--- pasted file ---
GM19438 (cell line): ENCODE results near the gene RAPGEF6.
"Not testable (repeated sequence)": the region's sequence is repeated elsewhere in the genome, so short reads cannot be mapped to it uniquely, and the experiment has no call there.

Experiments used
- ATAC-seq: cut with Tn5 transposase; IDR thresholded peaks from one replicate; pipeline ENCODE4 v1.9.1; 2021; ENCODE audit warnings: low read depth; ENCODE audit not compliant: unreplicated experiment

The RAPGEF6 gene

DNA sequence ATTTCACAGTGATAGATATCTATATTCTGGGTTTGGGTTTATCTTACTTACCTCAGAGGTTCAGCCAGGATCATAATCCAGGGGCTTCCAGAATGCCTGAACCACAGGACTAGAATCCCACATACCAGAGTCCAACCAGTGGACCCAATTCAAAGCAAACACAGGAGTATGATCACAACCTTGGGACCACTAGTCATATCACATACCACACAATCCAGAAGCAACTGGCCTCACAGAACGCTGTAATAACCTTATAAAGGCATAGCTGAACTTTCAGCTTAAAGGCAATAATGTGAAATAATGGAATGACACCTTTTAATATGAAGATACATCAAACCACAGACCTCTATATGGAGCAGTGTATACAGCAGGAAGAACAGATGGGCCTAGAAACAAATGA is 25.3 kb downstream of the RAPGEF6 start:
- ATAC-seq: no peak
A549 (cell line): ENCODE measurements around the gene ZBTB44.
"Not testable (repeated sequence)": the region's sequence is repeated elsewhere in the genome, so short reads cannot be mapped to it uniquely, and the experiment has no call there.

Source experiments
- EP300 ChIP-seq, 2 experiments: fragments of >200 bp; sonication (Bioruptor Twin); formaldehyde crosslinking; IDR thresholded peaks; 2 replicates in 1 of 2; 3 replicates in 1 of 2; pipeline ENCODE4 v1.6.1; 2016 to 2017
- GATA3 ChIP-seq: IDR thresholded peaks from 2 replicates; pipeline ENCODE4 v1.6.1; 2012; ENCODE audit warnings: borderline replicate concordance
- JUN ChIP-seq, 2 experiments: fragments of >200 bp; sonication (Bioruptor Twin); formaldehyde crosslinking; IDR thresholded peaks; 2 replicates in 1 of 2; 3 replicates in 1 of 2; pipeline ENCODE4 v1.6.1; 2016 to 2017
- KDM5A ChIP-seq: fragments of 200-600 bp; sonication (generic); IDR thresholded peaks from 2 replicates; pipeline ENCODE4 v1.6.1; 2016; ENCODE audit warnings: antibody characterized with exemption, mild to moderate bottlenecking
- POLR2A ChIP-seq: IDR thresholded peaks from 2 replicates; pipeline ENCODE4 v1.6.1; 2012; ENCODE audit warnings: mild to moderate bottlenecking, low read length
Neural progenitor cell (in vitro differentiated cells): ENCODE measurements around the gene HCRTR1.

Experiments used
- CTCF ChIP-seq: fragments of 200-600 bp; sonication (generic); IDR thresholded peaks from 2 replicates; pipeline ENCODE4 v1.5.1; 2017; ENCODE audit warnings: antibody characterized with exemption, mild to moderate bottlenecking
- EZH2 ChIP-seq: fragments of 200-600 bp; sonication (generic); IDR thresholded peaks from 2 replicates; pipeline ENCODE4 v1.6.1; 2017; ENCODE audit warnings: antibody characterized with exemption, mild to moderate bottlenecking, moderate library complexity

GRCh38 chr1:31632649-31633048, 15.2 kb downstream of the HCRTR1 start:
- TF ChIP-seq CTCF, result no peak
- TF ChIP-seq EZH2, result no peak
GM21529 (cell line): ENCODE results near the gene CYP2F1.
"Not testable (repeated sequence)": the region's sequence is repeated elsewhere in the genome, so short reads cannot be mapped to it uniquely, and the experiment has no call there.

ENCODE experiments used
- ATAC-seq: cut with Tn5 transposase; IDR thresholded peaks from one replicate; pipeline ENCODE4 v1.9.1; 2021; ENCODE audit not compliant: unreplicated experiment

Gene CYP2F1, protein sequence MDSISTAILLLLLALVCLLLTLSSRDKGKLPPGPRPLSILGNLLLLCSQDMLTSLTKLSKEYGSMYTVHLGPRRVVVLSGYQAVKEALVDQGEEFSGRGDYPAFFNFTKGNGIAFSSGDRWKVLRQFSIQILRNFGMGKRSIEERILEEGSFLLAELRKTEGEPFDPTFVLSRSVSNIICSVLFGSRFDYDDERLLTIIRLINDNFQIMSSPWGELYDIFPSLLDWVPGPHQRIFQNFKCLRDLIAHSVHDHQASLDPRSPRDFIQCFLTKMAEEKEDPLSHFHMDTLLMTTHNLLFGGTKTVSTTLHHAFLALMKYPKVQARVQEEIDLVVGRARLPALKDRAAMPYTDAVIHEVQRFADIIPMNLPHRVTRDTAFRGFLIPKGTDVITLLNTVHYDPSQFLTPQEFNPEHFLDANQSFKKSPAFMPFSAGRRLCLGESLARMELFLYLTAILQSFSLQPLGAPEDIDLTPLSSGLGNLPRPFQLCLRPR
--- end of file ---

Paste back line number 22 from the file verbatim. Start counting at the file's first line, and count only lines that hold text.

- TF ChIP-seq EZH2, result no peak